A Change Won't Do You Good
Change is difficult and in my experience comes in two distinct flavours: gradual and rapid. I have experienced both equally and on rare occasions at the same time. For instance, when I was a teenager, as I'm sure I've mentioned, I was a big fan of cake. Not just cake mind you, pies, chips, deep fried Mars Bars and the occasional pastry covered burger. In short, I was fat. This was no surprise, after all I lived in Scotland, a country of unemployed nutritionists and where the major food groups consist of fried, deep fried, takeaway and alcohol. Oh how I miss those days. Anyway, the change that occurred was some major weight loss that, to me appeared gradual, but to those around me, rapid. Within four months I had shed the weight equivalent of a large toddler, and aside from the two weeks where I had a very thin head on a gargantuan body, all was good. Sadly, not all change is so positive.
Sometimes change can lead you down a dark ally and kick your head in and steal your trainers. Recently I experienced such a change. This week I was required by the scary beepy flashing light on my dashboard, to take my car in for a service. As I trundled along the Autobahn in my gleaming white carriage of affable good nature and general politeness, I received a phone call from a nice mechanic saying they would be offering me a replacement car for the day. Surprised by my good fortune and glad I wouldn't have to get on a train, I felt compelled to sing along to 'Cotton Eye Joe' as I made my way to the garage. To put it mildly, I felt quite good.
After going through the formalities with the nice fellow at the garage, signing some documents and handing over some other documents, I was told my replacement car would be arriving at the front. I whistled to myself, despite the rain, and waited patiently for its arrival. I should have guessed something was up when the sky began to darken. I definitely should have realised something was askew when a flock of birds, several deer and what I think was a family of beavers came tearing around the corner, fleeing an unknown assailant. As this began to play, the hair on my neck stood up and I saw it. Something horrible, something evil, the garage had brought me an Audi.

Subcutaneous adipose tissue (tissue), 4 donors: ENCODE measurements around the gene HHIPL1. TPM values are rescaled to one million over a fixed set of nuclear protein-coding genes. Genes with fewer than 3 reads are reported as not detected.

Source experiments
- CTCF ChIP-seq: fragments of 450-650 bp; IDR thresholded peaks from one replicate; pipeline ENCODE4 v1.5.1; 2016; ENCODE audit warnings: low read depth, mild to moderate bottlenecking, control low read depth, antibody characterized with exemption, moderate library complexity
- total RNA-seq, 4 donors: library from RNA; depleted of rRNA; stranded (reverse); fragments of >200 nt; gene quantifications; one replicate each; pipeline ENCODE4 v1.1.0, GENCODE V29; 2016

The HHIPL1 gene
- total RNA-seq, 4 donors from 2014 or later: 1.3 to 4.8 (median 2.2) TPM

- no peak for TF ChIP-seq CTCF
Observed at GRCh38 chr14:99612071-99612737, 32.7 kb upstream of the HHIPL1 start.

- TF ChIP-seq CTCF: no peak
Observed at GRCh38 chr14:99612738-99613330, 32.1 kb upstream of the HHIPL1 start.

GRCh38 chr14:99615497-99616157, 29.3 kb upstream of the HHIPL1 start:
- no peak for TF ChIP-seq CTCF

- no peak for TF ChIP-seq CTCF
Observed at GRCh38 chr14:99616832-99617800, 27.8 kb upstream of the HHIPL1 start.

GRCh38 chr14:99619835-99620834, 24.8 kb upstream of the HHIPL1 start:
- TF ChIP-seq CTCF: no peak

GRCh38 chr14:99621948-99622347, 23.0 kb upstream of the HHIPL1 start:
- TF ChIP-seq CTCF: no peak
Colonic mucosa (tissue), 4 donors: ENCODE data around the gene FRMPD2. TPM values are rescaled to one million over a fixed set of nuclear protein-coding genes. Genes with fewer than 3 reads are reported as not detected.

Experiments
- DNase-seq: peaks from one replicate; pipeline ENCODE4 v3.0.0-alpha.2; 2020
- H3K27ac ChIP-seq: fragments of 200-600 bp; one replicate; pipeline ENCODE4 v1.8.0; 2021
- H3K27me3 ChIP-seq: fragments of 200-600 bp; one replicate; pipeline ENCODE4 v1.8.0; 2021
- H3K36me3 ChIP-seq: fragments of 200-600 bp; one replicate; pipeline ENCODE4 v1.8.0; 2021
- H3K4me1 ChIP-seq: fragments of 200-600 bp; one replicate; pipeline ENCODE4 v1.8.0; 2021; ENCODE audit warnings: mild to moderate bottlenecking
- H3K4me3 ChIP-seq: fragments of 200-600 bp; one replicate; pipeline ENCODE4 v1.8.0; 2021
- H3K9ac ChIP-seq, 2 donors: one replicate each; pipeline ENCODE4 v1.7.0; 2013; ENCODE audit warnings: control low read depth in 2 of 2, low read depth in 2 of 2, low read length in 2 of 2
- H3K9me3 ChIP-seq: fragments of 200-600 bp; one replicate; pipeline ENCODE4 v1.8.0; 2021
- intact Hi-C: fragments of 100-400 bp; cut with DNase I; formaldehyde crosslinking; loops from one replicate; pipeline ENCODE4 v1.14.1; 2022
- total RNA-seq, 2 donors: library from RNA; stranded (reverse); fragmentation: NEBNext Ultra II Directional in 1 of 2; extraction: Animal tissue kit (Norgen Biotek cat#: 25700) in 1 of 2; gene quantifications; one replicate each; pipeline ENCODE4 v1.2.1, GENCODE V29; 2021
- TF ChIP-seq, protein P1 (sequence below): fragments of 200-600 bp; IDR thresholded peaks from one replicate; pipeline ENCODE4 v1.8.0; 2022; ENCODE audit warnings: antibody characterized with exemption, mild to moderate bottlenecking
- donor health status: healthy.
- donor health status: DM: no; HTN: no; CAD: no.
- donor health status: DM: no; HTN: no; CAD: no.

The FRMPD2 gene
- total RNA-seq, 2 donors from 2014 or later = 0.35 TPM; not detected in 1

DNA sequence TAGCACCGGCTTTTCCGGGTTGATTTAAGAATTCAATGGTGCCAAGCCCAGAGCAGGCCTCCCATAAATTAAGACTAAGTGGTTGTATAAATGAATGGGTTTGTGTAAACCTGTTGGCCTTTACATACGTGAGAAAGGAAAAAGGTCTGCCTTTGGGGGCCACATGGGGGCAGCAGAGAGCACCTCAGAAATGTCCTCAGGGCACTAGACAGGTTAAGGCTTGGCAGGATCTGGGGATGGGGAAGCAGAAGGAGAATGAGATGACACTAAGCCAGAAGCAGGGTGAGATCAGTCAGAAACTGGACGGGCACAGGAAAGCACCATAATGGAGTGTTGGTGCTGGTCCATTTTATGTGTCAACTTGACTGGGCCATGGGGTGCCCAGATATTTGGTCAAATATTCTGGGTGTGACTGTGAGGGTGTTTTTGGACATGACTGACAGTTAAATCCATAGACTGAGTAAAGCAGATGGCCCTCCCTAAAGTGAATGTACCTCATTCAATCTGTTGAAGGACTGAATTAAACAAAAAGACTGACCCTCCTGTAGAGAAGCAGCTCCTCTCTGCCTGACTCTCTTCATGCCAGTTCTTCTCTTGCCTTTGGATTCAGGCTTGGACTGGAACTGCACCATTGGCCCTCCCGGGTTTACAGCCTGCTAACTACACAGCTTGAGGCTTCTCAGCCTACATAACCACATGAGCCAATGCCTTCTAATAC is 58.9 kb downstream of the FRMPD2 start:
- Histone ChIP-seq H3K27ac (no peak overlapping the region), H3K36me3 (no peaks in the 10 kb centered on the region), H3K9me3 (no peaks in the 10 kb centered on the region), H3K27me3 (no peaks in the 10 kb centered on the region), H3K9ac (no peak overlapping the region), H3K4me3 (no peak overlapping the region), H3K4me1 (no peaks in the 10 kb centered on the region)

Everyone who has ever driven has experienced the feeling of acute spasmodic anger that occurs when they see an Audi. Generally this is caused by seeing it come speeding up behind from the rear view mirror. Audis are the schoolyard bully, the mean colleague who makes fun of your hair or the overly aggressive relative of the driving world. This is especially true of white Audi drivers, for no real reason. If you are an Audi driver, you might feel this is harsh. Sorry to break it to you, but everyone hates you and you drive like a tit.
Suddenly and unexpectedly becoming an Audi driver had a peculiar impact on my personality. From the moment the keys were in my hand I felt myself change, rapidly. The wizened mechanic attempted to warn me of the corrupting influence, but I couldn't hear him. My mind was consumed with the unnatural desire to drive like a maniac and crush all before me. The mechanic saw the look in my eye and began to carefully edge himself out the passenger door. He attempted to say something, but it was lost in the noise and smoke of the wheel spin I pulled. Roaring out of the garage, I was on the hunt. Everywhere I could look there were potential prey. I angrily flicked the V sign at an old women in a Citroen, as I overtook her on the hard shoulder. Next I attempted to run a family in a people carrier off the road. I chased a school bus half way to Berlin and as I went passed I mooned them. I had turned to the dark side and I was enjoying it.
All day I roamed the streets, cutting people off, flashing my headlights at people I perceived to be too slow and drove within inches of anyone with the temerity to be in front of me. They say absolute power corrupts absolutely. I have no idea who “They” are, but I would hazard a guess they were victims of or former Audi drivers. Before I knew it, I had received the call to return and pick up my car. I flew down the Autobahn, screaming and foaming at the mouth. As I hand break turned into the garage car park I expertly ran over a dawdling pigeon. Stepping out of the car, I was met by the same mechanic as before. He attempted to take the key back. I resisted at first, until he threatened me with a large wrench. As if by magic I was returned to myself. I polity thanked the fine gentleman mechanic and walked in the direction of my now serviced car. Sadly, I walked right into the path of someone who had just been given the keys to my former vehicle.
The doctors say I should be right as rain once the full body cast comes off, although walking might be a bit of an issue.